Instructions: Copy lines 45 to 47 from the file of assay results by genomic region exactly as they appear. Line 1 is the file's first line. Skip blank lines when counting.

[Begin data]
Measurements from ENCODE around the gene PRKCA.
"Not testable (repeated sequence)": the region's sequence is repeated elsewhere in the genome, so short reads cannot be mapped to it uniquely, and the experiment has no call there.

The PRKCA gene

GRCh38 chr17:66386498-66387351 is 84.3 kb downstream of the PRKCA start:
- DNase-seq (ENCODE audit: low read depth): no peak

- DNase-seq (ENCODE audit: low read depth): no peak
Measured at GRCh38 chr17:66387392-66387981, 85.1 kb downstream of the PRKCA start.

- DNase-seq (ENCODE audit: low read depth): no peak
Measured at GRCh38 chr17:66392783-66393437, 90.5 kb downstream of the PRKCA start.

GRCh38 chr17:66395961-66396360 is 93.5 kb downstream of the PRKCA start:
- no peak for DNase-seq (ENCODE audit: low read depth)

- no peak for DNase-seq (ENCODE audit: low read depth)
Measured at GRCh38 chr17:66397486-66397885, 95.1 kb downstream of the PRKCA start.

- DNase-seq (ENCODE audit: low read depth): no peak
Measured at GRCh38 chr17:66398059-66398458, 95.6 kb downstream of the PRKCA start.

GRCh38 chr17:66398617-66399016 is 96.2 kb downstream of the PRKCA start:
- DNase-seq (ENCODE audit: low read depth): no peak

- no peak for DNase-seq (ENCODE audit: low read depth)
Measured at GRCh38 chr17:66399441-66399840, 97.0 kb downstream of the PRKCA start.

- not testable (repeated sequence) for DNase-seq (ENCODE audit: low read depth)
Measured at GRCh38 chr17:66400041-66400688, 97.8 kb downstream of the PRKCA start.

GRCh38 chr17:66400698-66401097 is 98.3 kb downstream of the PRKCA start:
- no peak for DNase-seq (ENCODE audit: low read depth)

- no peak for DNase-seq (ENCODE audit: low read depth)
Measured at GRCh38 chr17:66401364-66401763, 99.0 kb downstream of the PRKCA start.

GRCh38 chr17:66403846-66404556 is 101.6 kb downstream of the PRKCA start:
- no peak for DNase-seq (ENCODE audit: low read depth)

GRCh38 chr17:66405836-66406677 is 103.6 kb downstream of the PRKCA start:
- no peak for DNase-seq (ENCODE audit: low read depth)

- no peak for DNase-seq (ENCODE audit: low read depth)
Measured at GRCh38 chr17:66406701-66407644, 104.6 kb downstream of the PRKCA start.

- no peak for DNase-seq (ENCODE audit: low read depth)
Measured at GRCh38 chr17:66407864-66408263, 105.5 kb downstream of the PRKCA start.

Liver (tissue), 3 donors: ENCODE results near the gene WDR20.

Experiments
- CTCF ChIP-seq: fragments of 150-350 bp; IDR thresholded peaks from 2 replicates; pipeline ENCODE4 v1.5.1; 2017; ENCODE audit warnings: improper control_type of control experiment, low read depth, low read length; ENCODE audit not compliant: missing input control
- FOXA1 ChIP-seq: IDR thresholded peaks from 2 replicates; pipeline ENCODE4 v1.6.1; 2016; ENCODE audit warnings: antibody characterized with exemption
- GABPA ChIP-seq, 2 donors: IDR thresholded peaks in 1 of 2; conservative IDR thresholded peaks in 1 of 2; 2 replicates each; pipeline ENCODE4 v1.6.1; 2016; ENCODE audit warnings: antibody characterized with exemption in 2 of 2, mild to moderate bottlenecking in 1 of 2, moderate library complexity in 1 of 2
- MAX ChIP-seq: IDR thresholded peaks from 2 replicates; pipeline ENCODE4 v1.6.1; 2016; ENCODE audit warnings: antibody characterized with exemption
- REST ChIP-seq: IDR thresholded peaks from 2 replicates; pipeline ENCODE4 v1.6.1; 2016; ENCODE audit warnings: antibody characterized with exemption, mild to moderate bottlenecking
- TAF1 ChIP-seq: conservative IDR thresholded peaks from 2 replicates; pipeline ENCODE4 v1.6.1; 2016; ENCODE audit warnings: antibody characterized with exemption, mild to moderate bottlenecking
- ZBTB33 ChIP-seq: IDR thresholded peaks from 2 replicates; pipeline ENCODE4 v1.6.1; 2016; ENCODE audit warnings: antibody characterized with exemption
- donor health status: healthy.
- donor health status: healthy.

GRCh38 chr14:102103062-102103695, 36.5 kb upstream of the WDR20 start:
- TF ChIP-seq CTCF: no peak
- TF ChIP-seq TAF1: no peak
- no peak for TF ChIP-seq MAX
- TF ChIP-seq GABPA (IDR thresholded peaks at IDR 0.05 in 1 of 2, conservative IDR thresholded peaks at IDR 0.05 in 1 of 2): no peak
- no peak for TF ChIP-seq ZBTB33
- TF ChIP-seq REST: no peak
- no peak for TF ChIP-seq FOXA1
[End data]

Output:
GRCh38 chr14:102103062-102103695, 36.5 kb upstream of the WDR20 start:
- TF ChIP-seq CTCF: no peak
- TF ChIP-seq TAF1: no peak